Thursday, August 25, 2011

One for August, year two

Sorry about the break everyone, but as last summer, I took a month off from blogging to allow myself some personal time and time to reflect on all that has developed in the past year. I attended two weddings of very close friends this summer- and I wanted to share some of my emotions from those experiences.

In the Orthodox community, I was raised to be married by 23, a goal I did not reach, and it was always understood that at the end of college I would settle down and start a married life like so many of my friends have done and are doing. Because I'm gay, what may happen for me some day is not the traditional Modern Orthodox wedding and this used to make me very sad. This is why I used to cry at friend's celebrations, out of sadness. However, this summer a few people helped me realize that whatever wedding I do have will just be another growth and development on my part and on the part of those who choose to share it with me. It may not be the traditional celebration I grew up to know- or the ones my friends had, but I can no longer let that bring me down- because whatever I do have will be more than special enough.

On that note, I finally experienced true tears of joy, instead of sadness. Tears of joy are probably one of the most complicated and incredible emotions a person can experience. As I watched my best friend of ten years walk down the aisle, looking more beautiful than anyone I've ever seen in the world, I felt such joy and happiness that smiling wasn't enough. My smile was from ear to ear, but I had more emotion to express and I began crying. I began sobbing, actually. But I wasn't sad, I wasn't upset, I wasn't jealous, I was just truly happy for my best friend.

Finally, I wanted to share how at many Jewish weddings, the Bride and Groom may privately bless some who attend, to share the purity of their day with their friends. At these two close weddings, I finally got the blessings I had been waiting for after the scores of other wedding blessings I had received. I was blessed to find the one, whomever it may be. I was blessed to find the happiness that every bride and groom find on their wedding day, and I was blessed to continue my life with the pride I've always expressed. And those blessings meant the world to me. No "may you find your path" "may God help you be happy", but just to find happiness and someone to share my life with and do it with strength. Because true love is out there for everyone, and so is happiness- as I have always said. I think that's the essence of our religion and that's the essence of what God wants for His children.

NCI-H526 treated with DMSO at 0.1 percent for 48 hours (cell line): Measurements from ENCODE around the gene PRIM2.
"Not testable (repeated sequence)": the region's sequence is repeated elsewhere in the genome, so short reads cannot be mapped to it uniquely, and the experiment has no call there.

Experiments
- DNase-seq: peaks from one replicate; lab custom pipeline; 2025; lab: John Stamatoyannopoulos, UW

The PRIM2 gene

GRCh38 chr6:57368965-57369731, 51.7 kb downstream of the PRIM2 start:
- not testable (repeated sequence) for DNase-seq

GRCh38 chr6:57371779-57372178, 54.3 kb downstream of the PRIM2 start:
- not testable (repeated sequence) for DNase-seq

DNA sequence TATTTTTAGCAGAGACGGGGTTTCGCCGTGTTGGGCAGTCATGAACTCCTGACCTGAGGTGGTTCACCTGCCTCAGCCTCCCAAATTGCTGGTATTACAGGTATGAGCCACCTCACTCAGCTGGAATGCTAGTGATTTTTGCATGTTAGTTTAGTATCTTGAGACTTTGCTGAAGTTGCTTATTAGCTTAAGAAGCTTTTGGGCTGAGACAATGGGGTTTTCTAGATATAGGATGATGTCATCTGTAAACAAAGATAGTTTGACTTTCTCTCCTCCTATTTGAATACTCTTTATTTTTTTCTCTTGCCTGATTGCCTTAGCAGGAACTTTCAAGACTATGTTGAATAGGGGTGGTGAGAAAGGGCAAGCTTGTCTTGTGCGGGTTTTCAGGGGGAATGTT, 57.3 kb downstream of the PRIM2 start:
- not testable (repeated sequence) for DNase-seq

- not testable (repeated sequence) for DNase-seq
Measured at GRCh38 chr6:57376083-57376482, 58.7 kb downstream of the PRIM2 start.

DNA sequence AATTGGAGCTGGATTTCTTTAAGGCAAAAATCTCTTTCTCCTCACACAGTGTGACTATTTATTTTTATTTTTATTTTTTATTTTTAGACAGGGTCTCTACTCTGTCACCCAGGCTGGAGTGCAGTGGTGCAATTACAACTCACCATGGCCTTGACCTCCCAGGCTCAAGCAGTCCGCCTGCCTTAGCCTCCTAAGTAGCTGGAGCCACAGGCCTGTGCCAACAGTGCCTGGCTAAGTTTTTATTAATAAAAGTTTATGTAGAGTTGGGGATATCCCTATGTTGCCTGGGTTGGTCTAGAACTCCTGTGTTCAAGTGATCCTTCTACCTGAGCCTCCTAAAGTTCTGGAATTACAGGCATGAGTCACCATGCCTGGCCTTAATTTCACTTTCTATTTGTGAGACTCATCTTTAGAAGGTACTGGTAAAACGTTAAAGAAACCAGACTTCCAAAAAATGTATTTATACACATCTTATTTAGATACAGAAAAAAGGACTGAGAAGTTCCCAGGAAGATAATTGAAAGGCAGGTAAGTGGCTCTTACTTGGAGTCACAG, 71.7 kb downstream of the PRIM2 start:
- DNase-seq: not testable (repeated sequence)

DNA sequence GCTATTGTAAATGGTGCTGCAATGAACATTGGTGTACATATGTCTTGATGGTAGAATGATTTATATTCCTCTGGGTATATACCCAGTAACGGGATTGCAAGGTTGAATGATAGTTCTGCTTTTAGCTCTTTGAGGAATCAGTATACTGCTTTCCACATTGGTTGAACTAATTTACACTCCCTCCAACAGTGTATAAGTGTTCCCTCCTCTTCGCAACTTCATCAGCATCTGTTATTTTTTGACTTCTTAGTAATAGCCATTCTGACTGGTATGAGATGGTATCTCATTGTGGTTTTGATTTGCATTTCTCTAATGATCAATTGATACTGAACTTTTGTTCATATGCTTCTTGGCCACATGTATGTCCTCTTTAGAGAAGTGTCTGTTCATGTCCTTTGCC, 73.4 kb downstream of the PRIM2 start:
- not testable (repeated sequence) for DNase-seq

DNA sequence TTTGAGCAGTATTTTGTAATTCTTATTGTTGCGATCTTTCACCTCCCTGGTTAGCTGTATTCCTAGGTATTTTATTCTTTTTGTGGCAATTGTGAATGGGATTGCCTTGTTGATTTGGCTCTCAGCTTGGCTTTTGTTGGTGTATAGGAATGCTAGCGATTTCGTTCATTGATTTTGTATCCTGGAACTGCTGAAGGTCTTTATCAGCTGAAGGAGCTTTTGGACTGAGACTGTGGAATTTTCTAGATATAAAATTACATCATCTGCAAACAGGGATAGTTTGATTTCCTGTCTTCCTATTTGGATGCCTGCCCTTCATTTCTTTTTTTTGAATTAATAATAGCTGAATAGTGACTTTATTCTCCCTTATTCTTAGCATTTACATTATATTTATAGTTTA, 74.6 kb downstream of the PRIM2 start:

1. Winkler, I love you but you have too many inconsistencies. I remember reading your blog and hearing you tell people that you had no desire to get married (straight or otherwise), and you also had no plans to ever act on your feelings. You said, and i quote, "it is an abominable act, and even though I am severely conflicted, I will never act to the fullest extent because I am a frum jew."
    I understand the whole "evolving" thing, but you need to understand that it's difficult to take you seriously when you contradict yourself.

    Hugs and kisses,

  2. The above dude is kind of a moron. Ignore him.

  3. Anon 3:58 pm - it's called growth buddy. We all experience it in different ways an at different times. Some don't experience it for many years and make comments that make that abundantly clear. Wishing anon 3:58 pm much growth in the future.

  4. Don't let emotions get in the way of logic- G-d wants you to find happiness but not by entering a homosexual marriage (just like G-d would not want a Jew to find happiness by marrying a Goy, or for a mamzer to find happiness by marrying anyone). Much much easier said then done, but your avoda and life goal is to find happiness in a way in which G-d would share it with you. I wish you much success, stay strong, and make sure to grow in the right direction.

  5. I dont get it, do you feel good that these friends of yours are promoting toeva on YOM KIPPUR! If you really cared for them you would run away from their weddings so they arent forced to deal with you and your tummah!

  6. God, what horrible and mean-spirited comments.

    I, too, have cried tears of sadness at friends' weddings. I wish you happiness and you deserve all the true blessings that you have received from your friends this summer.


It Gets Better- Gay Orthodox Jews